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November 1939


Author Affiliations

From the Department of Pediatrics, St. Mary's Hospital.

Am J Dis Child. 1939;58(5):931-934. doi:10.1001/archpedi.1939.01990100013001

It is generally agreed that impetigo in the nursery of the newborn is spread by the attendants' hands. Sauer,1 describing the spread of a recent epidemic of respiratory infection in the Evanston Cradle, spoke of impetigo as a contact hand infection.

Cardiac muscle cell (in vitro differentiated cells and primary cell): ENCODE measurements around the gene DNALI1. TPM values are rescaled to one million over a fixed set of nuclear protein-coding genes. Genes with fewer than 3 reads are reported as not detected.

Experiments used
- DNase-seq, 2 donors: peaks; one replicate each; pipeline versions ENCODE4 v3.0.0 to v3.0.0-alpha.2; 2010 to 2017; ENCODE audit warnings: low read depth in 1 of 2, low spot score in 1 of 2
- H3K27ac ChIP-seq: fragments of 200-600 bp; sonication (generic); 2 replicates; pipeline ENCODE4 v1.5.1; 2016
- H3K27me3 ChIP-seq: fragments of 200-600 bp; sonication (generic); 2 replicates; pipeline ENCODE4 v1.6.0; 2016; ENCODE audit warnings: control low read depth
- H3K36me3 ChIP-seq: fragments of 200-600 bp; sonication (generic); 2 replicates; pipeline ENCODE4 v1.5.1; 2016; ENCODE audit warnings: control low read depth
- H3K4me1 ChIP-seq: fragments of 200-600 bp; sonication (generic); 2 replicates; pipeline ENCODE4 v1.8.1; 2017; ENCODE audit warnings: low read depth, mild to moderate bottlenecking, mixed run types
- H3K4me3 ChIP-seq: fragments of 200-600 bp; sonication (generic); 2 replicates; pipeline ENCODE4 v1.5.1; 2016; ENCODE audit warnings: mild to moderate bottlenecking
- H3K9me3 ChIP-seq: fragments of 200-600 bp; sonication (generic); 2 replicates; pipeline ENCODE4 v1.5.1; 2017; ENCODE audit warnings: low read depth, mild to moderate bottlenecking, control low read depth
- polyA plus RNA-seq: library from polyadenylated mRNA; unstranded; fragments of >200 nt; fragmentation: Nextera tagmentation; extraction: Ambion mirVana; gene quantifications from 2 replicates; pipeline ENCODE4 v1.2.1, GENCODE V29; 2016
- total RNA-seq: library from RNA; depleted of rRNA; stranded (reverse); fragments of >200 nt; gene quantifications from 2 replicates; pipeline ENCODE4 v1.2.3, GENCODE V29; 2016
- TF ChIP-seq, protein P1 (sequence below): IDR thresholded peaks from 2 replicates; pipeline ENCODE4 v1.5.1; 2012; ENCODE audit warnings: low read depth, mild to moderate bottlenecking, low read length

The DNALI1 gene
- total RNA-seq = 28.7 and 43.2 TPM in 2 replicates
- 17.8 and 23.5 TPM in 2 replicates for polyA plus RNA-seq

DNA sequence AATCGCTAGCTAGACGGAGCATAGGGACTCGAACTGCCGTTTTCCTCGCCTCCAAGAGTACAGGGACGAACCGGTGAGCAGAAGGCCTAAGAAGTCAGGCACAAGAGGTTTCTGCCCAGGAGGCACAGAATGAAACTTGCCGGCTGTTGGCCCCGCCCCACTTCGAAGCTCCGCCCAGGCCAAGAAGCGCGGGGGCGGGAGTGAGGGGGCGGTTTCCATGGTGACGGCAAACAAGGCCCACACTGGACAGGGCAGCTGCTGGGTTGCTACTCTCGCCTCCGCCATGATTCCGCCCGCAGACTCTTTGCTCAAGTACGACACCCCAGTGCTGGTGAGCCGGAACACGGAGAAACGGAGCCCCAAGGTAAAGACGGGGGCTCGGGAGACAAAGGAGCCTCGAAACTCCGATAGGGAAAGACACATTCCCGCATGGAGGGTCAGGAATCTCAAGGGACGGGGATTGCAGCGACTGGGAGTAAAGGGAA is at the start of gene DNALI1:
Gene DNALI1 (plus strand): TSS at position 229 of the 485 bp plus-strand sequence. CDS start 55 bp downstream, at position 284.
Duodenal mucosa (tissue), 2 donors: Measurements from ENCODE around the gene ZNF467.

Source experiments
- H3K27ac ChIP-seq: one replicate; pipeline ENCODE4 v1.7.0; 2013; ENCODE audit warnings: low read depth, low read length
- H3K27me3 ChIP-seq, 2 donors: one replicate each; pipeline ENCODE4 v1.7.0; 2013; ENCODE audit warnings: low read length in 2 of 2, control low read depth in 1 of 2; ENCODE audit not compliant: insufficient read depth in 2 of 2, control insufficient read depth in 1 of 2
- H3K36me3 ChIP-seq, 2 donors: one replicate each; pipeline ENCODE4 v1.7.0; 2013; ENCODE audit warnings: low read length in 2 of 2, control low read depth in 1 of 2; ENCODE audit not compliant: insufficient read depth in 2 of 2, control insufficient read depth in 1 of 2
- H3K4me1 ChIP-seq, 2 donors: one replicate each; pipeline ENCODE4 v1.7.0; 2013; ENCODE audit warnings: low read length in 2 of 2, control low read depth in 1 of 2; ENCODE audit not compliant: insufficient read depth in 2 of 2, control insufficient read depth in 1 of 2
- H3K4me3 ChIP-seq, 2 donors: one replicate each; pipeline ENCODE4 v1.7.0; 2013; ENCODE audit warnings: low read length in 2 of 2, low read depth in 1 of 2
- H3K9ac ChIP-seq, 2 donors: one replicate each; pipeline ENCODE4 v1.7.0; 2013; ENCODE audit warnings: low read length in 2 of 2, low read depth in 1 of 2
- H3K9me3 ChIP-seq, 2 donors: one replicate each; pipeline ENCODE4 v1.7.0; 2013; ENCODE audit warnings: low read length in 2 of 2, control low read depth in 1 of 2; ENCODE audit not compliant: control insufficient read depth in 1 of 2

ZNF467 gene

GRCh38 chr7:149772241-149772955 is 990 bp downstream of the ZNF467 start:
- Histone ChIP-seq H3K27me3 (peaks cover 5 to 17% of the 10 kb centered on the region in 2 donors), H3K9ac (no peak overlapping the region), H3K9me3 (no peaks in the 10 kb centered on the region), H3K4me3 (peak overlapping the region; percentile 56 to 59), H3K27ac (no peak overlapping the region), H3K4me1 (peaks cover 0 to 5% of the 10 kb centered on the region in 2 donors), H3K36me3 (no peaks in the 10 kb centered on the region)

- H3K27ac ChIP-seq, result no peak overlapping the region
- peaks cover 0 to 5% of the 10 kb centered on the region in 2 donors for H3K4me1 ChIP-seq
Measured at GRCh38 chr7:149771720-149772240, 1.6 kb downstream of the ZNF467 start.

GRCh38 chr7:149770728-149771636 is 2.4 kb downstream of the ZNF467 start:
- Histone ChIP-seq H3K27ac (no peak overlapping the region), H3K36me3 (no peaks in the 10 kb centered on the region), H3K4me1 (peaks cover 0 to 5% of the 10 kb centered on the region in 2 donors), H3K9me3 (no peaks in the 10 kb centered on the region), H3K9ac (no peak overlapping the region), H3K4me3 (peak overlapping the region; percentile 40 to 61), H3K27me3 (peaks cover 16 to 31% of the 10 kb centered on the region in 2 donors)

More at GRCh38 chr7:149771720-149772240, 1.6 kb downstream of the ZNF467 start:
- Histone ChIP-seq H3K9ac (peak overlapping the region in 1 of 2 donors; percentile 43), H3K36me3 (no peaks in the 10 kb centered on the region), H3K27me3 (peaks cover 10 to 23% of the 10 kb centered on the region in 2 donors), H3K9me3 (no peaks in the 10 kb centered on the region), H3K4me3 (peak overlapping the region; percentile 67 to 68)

After observing the incidence of impetigo in our own nurseries for the past sixteen years, my associates and I have come to the same conclusion and have decided (1) that there has been a definite correlation between the nursery population and the incidence of the disease, (2) that any nursery procedure which minimizes the handling of the infant also reduces the incidence of impetigo and (3) that the occurrence of the sporadic case is almost unavoidable.

During this time we have altered the technic of the nursery many times, starting with open nursery care and ending with the individual crib procedure. We found that in spite of what

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